Soccer is one of the world’s most popular team sports. It’s also Special Olympics’ most popular sport because it can be played by boys, girls, men and women of just about any physical build and ability.
Special Olympics soccer is a Fall sport where athletes train and compete from August through October. Refer to our Return to Activity section to learn about COVID-19 protocols and rules involved for in-person competition.
We don’t have any upcoming events at this time, but please check back and join us at one of our events in the future.
Additional Soccer Information
Regular physical activity is vital for good physical, social and emotional health. While there is a risk of injury with any type of physical activity, the benefits of staying active far outweigh the risks.
You can reduce your risk of exercise injury by:
- wearing the right shoes
- using the correct equipment
- drinking water and staying hydrated
- warming up and stretching properly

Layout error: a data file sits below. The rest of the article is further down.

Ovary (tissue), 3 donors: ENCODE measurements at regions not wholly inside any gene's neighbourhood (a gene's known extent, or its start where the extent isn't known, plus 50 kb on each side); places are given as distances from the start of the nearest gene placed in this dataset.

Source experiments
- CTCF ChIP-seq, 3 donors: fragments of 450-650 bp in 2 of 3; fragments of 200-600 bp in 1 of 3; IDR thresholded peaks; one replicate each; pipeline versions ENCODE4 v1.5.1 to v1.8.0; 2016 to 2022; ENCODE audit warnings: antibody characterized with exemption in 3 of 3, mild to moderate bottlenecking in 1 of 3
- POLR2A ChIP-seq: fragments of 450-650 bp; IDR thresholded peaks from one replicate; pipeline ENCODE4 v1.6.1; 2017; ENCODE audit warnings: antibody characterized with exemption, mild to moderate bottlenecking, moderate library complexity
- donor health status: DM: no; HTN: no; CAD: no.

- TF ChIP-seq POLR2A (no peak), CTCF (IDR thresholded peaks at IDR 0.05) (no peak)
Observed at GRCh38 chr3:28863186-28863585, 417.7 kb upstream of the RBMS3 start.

- being aware of your surroundings – always exercise and compete in a safe and level area clear of any obstacles or items
- maintaining social distancing rules when necessary (stay at least six feet away from others)
Stop exercising and seek medical help if you experience symptoms such as:
- discomfort or pain
- chest pain or other pain that could indicate a heart attack, including pain in the neck and jaw, pain travelling down the arm or pain between the shoulder blades
- shortness of breath
- a rapid or irregular heartbeat
Teams are required to compete in league play to advance to Fall Games. Individual athletes may
only miss two league games MAXIMUM in order to be eligible to advance to Fall Games. The top
three finishers at sectional competitions will advance to the Fall Games.
• Teams must be properly uniformed with numbered shirts and shorts WITHOUT pockets.
• Lunch will not be served at league dates. Lunch will be served on a 4:1 athlete to coach ratio at
the sectional competition and Fall Games.